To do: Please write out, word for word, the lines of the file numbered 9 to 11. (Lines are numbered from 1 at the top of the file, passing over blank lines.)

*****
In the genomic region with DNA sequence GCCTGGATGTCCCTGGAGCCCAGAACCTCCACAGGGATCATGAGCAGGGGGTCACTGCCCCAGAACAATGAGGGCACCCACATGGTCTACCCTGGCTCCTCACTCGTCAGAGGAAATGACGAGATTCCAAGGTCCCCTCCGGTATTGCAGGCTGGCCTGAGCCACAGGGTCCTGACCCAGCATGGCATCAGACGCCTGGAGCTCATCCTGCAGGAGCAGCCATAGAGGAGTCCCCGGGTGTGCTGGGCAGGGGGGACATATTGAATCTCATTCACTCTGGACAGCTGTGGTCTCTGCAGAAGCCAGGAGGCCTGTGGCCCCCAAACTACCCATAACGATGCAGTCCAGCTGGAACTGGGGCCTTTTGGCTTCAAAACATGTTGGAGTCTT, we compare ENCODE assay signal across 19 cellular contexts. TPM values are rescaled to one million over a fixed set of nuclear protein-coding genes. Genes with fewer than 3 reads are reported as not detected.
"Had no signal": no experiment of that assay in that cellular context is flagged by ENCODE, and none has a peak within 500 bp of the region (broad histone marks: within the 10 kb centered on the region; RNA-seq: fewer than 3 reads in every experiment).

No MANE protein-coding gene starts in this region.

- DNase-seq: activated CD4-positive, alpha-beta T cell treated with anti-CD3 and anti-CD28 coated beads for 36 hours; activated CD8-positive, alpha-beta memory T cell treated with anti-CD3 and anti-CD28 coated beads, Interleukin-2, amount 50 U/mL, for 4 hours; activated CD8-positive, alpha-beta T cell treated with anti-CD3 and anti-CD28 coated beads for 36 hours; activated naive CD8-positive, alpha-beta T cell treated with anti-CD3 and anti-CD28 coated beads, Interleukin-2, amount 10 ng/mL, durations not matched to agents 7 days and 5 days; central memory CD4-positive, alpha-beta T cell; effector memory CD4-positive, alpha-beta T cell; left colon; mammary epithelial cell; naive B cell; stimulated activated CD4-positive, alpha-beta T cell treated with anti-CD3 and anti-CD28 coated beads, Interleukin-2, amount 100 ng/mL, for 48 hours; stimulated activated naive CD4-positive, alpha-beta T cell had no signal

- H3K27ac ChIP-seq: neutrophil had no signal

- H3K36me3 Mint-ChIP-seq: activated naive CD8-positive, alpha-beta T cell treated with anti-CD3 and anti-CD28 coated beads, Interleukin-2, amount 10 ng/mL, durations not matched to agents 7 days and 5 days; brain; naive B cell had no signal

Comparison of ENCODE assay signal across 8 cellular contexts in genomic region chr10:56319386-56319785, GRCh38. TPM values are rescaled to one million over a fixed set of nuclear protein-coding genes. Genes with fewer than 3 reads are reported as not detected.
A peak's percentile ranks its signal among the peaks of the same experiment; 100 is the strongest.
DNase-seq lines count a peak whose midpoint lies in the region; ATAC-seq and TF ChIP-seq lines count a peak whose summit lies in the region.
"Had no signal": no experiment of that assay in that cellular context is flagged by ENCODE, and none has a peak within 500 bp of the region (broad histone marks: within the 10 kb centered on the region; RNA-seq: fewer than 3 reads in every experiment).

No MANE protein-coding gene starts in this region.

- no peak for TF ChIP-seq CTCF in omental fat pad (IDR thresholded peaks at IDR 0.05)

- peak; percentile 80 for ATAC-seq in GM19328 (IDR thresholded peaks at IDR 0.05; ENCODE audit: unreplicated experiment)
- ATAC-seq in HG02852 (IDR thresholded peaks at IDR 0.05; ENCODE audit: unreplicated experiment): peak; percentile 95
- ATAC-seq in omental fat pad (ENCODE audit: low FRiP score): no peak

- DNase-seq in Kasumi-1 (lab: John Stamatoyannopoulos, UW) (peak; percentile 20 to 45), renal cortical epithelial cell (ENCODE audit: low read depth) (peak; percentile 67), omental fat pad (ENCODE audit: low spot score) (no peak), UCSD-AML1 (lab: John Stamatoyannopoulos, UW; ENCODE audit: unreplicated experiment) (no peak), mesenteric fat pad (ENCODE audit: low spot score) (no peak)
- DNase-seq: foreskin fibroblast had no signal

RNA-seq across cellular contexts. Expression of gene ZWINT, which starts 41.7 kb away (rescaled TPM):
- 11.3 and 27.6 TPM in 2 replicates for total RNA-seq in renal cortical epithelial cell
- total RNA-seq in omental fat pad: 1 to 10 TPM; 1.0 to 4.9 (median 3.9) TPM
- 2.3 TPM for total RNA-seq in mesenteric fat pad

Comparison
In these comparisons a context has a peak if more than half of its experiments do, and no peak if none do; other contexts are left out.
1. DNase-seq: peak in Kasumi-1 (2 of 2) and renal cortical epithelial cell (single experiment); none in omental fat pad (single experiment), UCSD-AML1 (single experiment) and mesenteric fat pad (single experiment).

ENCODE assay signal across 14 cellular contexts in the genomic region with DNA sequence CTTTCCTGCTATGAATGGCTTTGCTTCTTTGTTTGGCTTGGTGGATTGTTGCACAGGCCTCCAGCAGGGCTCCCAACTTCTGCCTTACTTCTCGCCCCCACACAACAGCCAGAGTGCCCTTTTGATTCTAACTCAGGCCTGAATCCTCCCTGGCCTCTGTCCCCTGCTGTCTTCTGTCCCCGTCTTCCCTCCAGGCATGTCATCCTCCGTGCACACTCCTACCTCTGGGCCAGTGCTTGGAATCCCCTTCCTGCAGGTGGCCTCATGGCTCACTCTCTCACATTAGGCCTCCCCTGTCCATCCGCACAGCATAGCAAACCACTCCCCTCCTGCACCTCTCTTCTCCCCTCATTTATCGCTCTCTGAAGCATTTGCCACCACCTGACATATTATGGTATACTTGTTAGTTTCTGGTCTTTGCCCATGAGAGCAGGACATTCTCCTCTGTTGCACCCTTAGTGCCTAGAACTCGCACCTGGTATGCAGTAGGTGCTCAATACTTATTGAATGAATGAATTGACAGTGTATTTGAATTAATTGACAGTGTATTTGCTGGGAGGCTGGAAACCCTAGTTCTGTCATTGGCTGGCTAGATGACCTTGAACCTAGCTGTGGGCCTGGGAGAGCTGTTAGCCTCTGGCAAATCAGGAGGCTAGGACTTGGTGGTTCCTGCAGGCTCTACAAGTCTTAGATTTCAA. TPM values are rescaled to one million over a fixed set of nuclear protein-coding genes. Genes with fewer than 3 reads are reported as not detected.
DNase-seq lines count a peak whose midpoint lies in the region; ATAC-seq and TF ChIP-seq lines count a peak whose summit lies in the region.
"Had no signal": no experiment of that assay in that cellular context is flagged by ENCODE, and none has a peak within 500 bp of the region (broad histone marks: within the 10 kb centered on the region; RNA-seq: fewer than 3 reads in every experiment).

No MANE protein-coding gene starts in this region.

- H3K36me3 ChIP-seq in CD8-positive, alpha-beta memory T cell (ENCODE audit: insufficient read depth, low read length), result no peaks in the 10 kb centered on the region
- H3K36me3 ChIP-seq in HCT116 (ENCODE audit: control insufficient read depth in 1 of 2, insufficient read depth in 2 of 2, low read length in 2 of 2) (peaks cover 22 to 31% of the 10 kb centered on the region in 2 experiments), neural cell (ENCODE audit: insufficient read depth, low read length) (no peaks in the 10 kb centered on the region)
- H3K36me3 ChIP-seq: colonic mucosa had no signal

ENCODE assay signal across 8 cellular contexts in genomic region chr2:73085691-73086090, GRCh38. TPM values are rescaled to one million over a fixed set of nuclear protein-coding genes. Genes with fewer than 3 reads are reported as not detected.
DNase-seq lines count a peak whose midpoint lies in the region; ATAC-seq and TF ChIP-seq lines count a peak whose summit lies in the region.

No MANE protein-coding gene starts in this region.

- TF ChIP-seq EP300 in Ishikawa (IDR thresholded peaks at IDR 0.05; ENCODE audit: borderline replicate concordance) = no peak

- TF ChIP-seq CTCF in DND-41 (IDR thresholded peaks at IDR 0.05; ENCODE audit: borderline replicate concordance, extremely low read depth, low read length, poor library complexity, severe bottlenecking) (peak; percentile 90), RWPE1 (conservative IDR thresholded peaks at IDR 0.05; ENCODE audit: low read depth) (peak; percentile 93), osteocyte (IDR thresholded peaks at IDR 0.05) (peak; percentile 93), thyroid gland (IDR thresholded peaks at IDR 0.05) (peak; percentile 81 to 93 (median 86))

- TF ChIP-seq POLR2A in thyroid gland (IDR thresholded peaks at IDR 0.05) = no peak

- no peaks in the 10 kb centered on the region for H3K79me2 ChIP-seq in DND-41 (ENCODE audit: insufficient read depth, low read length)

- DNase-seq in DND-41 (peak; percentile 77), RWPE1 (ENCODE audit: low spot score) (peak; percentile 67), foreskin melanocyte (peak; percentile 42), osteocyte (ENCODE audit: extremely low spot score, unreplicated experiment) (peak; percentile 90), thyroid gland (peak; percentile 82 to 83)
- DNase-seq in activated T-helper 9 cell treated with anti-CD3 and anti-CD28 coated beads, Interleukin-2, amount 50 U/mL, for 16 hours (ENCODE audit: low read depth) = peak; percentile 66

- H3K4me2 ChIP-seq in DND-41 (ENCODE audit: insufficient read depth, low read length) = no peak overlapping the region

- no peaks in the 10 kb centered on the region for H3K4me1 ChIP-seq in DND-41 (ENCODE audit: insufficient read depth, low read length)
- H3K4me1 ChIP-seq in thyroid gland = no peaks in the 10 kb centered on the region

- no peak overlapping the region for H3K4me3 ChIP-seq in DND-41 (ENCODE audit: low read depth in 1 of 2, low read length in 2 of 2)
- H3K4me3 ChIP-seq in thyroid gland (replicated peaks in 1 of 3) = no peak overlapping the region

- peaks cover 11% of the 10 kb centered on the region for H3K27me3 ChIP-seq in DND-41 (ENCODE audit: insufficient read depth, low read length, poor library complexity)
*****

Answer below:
DNase-seq lines count a peak whose midpoint lies in the region; ATAC-seq and TF ChIP-seq lines count a peak whose summit lies in the region.
"Had no signal": no experiment of that assay in that cellular context is flagged by ENCODE, and none has a peak within 500 bp of the region (broad histone marks: within the 10 kb centered on the region; RNA-seq: fewer than 3 reads in every experiment).

No MANE protein-coding gene starts in this region.